The numbers served as a flashing yellow light for this year’s effort by President-elect Donald Trump and congressional Republicans to annul Obama’s law and — in a more complex challenge — institute their own alternative. While Republicans have produced several outlines for how they’d recraft Obama’s 2010 statute, they’ve never united behind one plan despite years of trying and there are many unknowns about what will happen in insurance markets while the GOP effort is underway.

The report also became immediate political fodder for both sides in what is expected to be one of this year’s premier battles in Congress.

Trump seemed to complicate that fight over the weekend when he told The Washington Post that a forthcoming GOP plan would provide “insurance for everybody.” In contrast, some congressional Republicans have used a more modest description, saying the plan will offer “universal access.”

The 2016 bill that CBO analyzed did not replace Obama’s law with a GOP alternative, which Republicans have insisted will be an integral part of their health care drive this year.

Because of that omission, Donald Stewart, spokesman for Senate Majority Leader Mitch McConnell, R-Ky., said the report “assumes a situation that simply doesn’t exist and that no one in Congress advocates.” AshLee Strong, spokeswoman for House Speaker Paul Ryan, R-Wis., called the estimates “meaningless” because they ignored plans for legislation and regulatory actions by the incoming Trump administration aimed at revamping how people could obtain coverage.

Even so, Republicans have cited last year’s bill — which Obama vetoed — as a starting point for their 2017 drive to erase his law. Finding unity among Trump and GOP lawmakers on what a new plan should look like is expected to be a challenging task

Democrats used the report as ammunition to assail the Republican health-care push.

“Nonpartisan statistics don’t lie: it’s crystal clear that the Republican effort to repeal the Affordable Care Act will increase health care costs for millions of Americans and kick millions more off of their health insurance,” Senate Minority Leader Chuck Schumer, D-N.Y., said in a written statement that used the law’s formal name.

Republished with permission of The Associated Press.

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Donald Trump inauguration a special moment for Brian Ballard

This isn’t Brian Ballard’s first inauguration, but it will likely be one of his most memorable.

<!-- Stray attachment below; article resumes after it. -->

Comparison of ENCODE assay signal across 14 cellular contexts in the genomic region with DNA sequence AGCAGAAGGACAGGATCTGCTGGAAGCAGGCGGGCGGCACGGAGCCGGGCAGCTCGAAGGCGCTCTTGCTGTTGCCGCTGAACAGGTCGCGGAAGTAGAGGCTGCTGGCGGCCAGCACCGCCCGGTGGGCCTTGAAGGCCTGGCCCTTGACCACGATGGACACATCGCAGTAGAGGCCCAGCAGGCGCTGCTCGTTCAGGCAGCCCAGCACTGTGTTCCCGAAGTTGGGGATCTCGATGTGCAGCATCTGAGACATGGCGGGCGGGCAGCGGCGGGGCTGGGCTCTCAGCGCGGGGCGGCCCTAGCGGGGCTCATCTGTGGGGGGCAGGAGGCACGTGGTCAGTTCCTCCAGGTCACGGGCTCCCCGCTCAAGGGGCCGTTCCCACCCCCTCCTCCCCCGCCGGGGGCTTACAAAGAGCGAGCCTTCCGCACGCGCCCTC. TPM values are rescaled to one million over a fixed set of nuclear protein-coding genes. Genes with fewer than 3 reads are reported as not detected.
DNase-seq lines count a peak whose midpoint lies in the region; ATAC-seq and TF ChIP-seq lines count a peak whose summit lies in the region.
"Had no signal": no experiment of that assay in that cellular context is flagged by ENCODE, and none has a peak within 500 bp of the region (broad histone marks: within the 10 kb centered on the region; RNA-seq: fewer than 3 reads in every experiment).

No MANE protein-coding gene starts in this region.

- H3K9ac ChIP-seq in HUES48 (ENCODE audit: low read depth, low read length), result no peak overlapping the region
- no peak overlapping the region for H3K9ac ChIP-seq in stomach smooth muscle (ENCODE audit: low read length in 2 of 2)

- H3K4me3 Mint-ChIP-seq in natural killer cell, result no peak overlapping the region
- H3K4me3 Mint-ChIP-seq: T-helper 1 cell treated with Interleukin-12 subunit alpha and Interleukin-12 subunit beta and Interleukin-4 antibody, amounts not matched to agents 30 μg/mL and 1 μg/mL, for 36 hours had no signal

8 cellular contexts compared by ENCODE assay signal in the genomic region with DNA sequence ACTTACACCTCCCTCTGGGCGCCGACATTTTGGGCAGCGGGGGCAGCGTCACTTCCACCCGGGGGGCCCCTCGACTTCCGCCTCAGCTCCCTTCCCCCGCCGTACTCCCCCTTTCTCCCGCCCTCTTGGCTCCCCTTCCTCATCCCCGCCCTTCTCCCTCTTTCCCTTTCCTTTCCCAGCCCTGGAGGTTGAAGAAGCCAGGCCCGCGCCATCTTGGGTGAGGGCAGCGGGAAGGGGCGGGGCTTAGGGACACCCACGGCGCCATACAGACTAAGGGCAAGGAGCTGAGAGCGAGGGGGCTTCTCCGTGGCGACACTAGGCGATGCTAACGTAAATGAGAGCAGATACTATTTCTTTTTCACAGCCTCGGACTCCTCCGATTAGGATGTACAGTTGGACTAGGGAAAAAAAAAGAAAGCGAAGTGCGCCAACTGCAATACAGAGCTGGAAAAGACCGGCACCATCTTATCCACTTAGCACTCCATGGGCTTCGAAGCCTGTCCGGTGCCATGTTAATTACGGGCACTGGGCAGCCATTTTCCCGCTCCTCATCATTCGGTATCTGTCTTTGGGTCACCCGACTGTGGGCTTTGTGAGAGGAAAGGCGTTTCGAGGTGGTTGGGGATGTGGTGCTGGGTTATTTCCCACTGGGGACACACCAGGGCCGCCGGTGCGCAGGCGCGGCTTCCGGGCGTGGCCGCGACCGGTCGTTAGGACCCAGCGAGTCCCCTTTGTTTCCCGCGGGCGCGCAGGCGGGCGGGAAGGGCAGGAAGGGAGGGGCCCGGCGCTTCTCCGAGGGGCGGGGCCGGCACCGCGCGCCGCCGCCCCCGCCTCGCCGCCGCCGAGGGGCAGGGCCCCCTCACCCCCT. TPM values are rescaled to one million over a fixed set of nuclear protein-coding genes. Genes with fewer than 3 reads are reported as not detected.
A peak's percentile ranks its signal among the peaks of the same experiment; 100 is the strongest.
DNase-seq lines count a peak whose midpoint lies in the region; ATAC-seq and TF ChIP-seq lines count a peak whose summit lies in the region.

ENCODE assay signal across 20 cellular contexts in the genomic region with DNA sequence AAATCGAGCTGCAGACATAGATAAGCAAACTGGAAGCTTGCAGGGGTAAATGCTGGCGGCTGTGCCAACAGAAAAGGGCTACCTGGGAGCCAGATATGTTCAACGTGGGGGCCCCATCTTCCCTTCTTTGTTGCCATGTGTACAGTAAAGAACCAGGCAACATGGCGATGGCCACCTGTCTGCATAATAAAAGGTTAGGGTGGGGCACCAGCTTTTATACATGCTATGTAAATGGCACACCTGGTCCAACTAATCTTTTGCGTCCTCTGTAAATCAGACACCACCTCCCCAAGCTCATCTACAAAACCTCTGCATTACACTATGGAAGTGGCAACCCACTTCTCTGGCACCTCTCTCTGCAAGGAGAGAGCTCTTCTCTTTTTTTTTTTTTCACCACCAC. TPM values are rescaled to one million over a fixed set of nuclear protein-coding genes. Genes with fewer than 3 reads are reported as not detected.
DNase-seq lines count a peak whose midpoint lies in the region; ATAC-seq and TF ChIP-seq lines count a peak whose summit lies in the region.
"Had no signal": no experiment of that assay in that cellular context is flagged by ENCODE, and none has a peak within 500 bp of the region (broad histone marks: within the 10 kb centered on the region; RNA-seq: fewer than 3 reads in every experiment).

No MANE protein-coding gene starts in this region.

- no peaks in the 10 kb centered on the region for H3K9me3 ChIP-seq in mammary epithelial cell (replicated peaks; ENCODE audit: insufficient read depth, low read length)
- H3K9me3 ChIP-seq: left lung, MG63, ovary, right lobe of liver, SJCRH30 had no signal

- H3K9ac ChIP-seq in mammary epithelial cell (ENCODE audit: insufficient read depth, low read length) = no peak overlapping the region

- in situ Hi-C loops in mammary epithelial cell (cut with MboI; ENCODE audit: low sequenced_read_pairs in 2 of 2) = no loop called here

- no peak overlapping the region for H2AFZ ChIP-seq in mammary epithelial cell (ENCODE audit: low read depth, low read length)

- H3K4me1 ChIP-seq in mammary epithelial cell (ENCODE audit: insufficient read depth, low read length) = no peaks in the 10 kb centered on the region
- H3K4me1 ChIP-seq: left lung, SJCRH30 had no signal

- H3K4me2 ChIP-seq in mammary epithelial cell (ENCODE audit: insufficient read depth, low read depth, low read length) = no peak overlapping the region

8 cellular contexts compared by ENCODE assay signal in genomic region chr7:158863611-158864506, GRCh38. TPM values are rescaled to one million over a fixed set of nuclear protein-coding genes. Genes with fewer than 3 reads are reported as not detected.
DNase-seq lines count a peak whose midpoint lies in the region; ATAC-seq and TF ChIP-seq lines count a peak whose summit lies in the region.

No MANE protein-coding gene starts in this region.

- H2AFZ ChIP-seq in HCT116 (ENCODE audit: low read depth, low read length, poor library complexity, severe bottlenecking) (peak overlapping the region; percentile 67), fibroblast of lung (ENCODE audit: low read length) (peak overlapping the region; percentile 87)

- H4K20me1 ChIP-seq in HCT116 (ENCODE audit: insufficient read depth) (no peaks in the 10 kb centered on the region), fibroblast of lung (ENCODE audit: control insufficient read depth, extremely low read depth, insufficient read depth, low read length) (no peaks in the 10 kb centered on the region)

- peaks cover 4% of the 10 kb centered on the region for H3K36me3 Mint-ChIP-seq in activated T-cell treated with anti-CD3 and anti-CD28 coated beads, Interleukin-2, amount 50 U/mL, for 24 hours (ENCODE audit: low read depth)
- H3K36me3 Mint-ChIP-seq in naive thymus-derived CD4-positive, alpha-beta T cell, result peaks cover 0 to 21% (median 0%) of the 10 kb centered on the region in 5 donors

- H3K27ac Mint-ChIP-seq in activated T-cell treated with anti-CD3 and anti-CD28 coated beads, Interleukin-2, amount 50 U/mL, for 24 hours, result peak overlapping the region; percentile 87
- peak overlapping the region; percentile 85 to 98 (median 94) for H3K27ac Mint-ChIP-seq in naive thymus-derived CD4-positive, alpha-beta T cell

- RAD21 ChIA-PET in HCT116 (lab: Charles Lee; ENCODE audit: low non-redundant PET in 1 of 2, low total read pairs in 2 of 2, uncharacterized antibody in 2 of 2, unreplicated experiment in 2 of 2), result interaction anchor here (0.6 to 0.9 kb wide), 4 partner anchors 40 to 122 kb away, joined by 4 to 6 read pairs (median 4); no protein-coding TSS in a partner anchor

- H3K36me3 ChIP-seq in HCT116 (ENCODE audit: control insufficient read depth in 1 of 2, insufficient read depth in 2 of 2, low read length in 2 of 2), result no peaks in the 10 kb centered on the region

Ballard, the president of Ballard Partners, is one of several Floridians expected to attend President-elect Donald Trump’s inauguration this week. And while his schedule is flush with lunches and galas, he’s most looking forward to the moment Trump takes the oath of office.

“The swearing-in, for me, is going to be the cool part. It’s almost hard to comprehend and put into words. It’s going to be a hugely impactful moment,” said Ballard. “Seeing him take the oath and the government becoming Trump government, which is hard to fathom even for me. It’s going to be so exciting and emotional.”

For Ballard, that moment will also mark the culmination of months of work behind the scenes to help send Trump to the White House.

A top fundraiser for Sen. John McCain in 2008 and Mitt Romney in 2012, Ballard served as finance chairman for Trump’s campaign in Florida. Days after Trump won the presidency, he was selected to serve as one of the finance vice chairs on the Presidential Inaugural Committee.

The two men’s relationship goes beyond politics. Ballard served as the The Trump Organization’s lobbyist in the Florida Legislature for several years.

But Ballard wasn’t all in with Trump from Day 1. He initially supported former Gov. Jeb Bush, signing on early and raising thousands upon thousands of dollars for the former governor and Right to Rise, the super PAC that backing Bush.

He later shifted his support to Sen. Marco Rubio, saying the Bush campaign’s decision to attack the Miami Republican didn’t sit well with him. Once he joined Team Trump, Ballard emerged as one of the New York Republican’s top advisors.

There have been rumblings Ballard might be nominated for an ambassadorship, but he has dismissed them. With a multi-million construction project underway at the corner of Park Avenue and South Monroe Street and a full roster of clients ahead of the 2017 Legislative Session, Ballard appears to have plenty of things to keep him busy in Florida’s capital city.

But that isn’t stopping him from enjoying the festivities and celebrating with friends.  Ballard and his family planned to travel to Washington, D.C. on Tuesday. Once there, the schedule is filled to brim with events.

A black tie dinner was scheduled for Tuesday evening to kick off the official festivities. A lunch-hour reception is scheduled for Wednesday, followed by a dinner to honor Vice President-elect Mike Pence.

There’s a leadership luncheon Thursday, and the “Make America Great Again! Welcome Celebration,” a public event at the Lincoln Memorial. That evening, you might be able to find the Ballard family at a candlelight dinner.